Following his decision to scrap the original Car 5 Magnus set to and designed a car suitable for winter work. It was to have no outside seating and the saloon would be totally enclosed. As a further change from normal practice the body panels would be constructed of steel rather than wood. It was thought that the fabrication of the steel body, the steel dashboards, the wooden roof and the floor would be best contracted out, and so the work was undertaken by G.Kelsey, a Hove coachbuilder.
Although the body was constructed by an outside contractor the underframe was assembled by railway staff in a room set aside for the purpose in the ‘Bungalow’ station at Black Rock. When it was complete enough to move it was put on its wheels and towed to Paston Place Depot for finishing. The complete but unpainted body was delivered to Paston Place Depot by lorry and manhandled onto the completed chassis. The brakes and electrics were then assembled and the car was successfully tested.
Entering service in 1930 Car 5 was used for the official opening ceremony of the new Aquarium Station on the 27th June of that year. Seating 24 the car was attractively painted in Royal Blue and Primrose Yellow. Internally the two longitudinal seats were covered in blue leather and three sliding windows were provided each side. Powered by a Siemens 8hp motor driving one axle via a countershaft the car was a useful asset to the fleet – especially during bad weather.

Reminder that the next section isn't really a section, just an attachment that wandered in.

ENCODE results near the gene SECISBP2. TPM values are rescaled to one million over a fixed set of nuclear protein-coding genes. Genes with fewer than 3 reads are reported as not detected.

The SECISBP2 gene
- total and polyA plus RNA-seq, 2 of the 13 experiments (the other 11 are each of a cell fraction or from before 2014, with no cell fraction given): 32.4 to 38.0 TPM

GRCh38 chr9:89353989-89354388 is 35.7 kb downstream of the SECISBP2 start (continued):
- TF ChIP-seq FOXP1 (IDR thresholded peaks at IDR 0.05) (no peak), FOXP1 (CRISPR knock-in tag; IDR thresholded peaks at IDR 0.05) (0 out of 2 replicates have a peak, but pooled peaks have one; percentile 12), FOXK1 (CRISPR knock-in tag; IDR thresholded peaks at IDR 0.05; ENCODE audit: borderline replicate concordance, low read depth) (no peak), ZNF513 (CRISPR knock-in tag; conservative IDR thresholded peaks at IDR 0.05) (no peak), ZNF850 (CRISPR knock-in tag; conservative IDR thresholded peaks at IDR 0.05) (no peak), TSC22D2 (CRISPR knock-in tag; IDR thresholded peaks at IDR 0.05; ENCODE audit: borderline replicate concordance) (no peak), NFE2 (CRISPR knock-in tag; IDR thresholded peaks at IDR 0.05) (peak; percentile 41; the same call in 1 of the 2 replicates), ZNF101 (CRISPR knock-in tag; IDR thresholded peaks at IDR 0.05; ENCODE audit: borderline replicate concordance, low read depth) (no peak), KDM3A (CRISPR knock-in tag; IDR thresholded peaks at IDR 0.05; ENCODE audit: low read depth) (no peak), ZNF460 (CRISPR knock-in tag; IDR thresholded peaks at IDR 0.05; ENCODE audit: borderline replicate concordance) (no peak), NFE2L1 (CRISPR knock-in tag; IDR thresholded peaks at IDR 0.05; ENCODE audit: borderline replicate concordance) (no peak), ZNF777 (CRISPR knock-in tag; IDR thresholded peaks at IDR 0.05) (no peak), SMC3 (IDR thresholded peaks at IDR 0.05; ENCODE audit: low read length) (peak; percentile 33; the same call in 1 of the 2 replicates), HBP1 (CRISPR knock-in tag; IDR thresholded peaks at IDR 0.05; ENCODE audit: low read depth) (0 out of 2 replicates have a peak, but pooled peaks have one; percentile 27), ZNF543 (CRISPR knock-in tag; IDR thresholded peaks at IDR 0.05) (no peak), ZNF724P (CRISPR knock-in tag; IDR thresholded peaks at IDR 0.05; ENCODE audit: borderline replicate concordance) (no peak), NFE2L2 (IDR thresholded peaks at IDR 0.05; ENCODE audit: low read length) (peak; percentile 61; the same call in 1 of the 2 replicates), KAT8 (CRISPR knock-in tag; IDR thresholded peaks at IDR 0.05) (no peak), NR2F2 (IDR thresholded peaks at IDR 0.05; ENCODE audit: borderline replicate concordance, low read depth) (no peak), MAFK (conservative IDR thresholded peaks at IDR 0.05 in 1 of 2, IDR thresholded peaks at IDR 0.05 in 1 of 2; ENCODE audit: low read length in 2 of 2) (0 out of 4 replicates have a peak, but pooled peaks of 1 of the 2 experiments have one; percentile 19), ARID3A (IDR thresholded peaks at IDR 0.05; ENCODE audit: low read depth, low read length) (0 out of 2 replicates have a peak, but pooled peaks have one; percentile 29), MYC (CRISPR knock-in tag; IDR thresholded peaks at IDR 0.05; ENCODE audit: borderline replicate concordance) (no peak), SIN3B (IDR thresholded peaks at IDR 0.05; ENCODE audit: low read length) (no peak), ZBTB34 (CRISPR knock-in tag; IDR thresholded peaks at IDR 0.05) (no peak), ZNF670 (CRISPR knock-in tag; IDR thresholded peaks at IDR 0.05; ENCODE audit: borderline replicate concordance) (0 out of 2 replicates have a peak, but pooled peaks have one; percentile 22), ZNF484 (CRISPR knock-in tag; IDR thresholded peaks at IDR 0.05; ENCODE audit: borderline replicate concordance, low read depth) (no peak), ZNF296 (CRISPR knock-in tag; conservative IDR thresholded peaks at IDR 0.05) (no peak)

Principle dimensions were length: 24’4”, width overall 6ft, height 7’8½” from rail.
In 1940 Car 5 was transported to Lewes Road Depot for wartime storage. When space was required at the Depot the cars were taken to secure but open storage under the arches along Madeira Drive. By the time the war was over Car 5’s steel structure had suffered badly and when assessments were undertaken in 1947 it was considered too far gone to be economically repairable. It was scrapped sometime during 1948.